‘This suggests he’s manipulating on his knee. And this is something we do to comfort ourselves when we’re under stress.
‘So, is he under stress, and he’s manipulating his leg because of the TV cameras? Is he under stress because he’s fearing being disbelieved when he’s telling the truth? Or more likely, with the other signals, is he feeling stressed because he’s trying to get away with a lie?’
Two days after the press conference police found Evans’s T-shirt in a copse near the rear door of his home and a pair of Zoe’s knickers in a nearby field. Both were stained with her blood.
Six weeks after she went missing Zoe’s naked body was found partially buried in a disused badger sett on Battlesbury Hill, just over half-a-mile from the house.
Nigel Pascoe QC, prosecuting, told Bristol Crown Court she died from asphyxiation because her top was pushed into her mouth as a gag and she inhaled blood from her nose, which had been broken by a blow from Evans’s fist.
Evans has always maintained his innocent but was found guilty following trial and handed a life sentence in April 1998.
Husband who murdered his special constable wife was given away by a ‘sly smile’ in an ‘arrogant’ TV interview – and gave a ‘flat’ Crimewatch appeal that left producers feeling uneasy
In the latest episode of Investigation Discovery’s Faking It: Tears of a Crime, experts also analyse footage of another high profile murder: Fadi Nasri’s contracted killing of his wife, special constable Nisha Patel-Nasri, at their London home in 2006.
In May 2006, Nisha Patel-Nasri, a special constable with the Metropolitan Police, was left to bleed to death on her doorstep in Wembley, London.
Murdered for money: Husband Fadi Nasri hired two hitmen to kill wife Nisha Patel-Nasri, pictured on their wedding day in 2003, at the home they shared in Wembley
She was stabbed by violent, powerfully-built nightclub bouncer Jason Jones, who was given the job by known underground figure Roger Leslie.
However it was her husband, Lebanese-born Fadi Nasri, who had organised the killing as part of a chilling scheme to pay off spiralling debts of more than £100,000 with the couple’s £350,000 life insurance policy.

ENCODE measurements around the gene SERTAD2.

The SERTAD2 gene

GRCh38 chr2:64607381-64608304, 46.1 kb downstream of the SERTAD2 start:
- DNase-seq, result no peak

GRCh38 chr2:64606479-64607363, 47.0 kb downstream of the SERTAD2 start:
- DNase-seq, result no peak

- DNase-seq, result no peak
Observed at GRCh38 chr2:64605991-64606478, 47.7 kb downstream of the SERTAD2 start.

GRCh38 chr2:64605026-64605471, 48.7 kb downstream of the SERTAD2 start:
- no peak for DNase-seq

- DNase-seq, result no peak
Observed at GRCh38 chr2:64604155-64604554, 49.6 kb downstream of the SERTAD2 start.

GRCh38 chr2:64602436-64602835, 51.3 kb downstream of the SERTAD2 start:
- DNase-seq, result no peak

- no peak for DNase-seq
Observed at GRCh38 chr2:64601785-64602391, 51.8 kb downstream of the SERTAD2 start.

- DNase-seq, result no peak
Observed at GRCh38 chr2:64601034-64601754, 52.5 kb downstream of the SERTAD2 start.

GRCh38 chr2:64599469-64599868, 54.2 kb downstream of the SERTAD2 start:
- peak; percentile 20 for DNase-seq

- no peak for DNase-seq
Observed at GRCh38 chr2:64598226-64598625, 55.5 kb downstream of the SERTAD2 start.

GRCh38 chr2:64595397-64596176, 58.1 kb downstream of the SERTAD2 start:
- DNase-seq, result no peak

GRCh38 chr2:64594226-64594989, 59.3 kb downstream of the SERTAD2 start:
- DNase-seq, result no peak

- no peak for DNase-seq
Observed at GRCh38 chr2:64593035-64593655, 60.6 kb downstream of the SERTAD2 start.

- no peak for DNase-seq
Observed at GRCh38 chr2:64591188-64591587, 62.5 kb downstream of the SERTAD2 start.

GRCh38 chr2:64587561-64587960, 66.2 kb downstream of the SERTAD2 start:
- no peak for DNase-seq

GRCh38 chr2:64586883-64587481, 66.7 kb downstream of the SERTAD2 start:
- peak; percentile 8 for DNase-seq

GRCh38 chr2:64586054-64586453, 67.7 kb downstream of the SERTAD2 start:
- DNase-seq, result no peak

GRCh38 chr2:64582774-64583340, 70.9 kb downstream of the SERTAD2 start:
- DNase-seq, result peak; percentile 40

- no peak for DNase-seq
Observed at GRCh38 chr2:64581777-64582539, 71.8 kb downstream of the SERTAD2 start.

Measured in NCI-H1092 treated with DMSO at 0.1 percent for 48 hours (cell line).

But his role in her death only emerged later. For in the aftermath Nasri, who had been having an affair with a prostitute, dutifully played the role of the grieving husband and even appeared in a Crimewatch appeal for information.
He also took part in a subsequent TV interview in which he appealed for help.
Nisha was stabbed by Jason Jones, left, who was given the job by Leslie Rogers, right
Fresh analysis of this footage by body language expert Cliff Lansley reveals how Nasri was unconsciously signalling his deceit throughout the TV interview.
Mr Lansley said: ‘The confidence and arrogance of the guy who’s orchestrated the killing to say someone has got a guilty conscience is bravado at its heights.
‘Unfortunately he gives away this kick he’s getting from fooling the media with a sly smile. Now this happens for about one fifth of a second.
‘What you see from the corners of the mouth is a slight raising there and this is pulled by a muscle connected to the jaw bone to the corners of the lips, our smiling muscle is pulling up his lips. And we call this duping delight.
‘It’s the pleasure that he’s probably feeling here of getting away with a lie or getting away with the fact that he was a murderer.’
Crimewatch editor recalls Nasri’s ‘flat’ appeal – and a body language expert reveals signs of deception
Nasri agreed to take part in a Crimewatch appeal to help raise the profile of his wife’s murder. But the show’s producers immediately recognised something unusual.
Doug Carnegie, former editor of BBC Crimewatch, told Faking It: Tears of a Crime: ‘I remember clearly he was describing how when he’d come back from the snooker hall, dashed out of the car, all the paramedics and the police were there, desperately trying to save his wife’s life.
‘And he described that in the flattest possible tones… I remember the producer and I looking at each other in the editing suite just thinking, “what’s wrong with this guy”. He was trying to be convincing and in so doing it was the last thing he was.’
‘Flat’: Crimewatch producers were left concerned by Nasri’s appeal on the BBC show. Meanwhile a slight shoulder shrug contradicts the words he is speaking
Mr Carnegie even asked Nasri to re-film the interview in an attempt to illicit more compelling footage.
He continued: ‘But when the second interview came back and he was in the same flat-lined emotional register we thought “there’s something not right here”.’
Commenting on the interview, body language expert Cliff Lansley said: ‘To have the gall to and the confidence to perform on Crimewatch under this spotlight is either brave or stupid.
‘He’s saying this completely changed his life. However we’re seeing a contradiction with his right shoulder his left. You notice his right shoulder it’s lifting a fraction of a centimetre, maybe a centimetre at most. This is a gestural slip.
‘It’s a single sided shoulder shrug which contradicts the words he’s saying. And his eyes close for about a second which distances himself from the statement too. So we have two indications along with a low volume which makes [a third signal of deception].’
Faking It: Tears of a Crime airs on Friday at 10pm on Investigation Discovery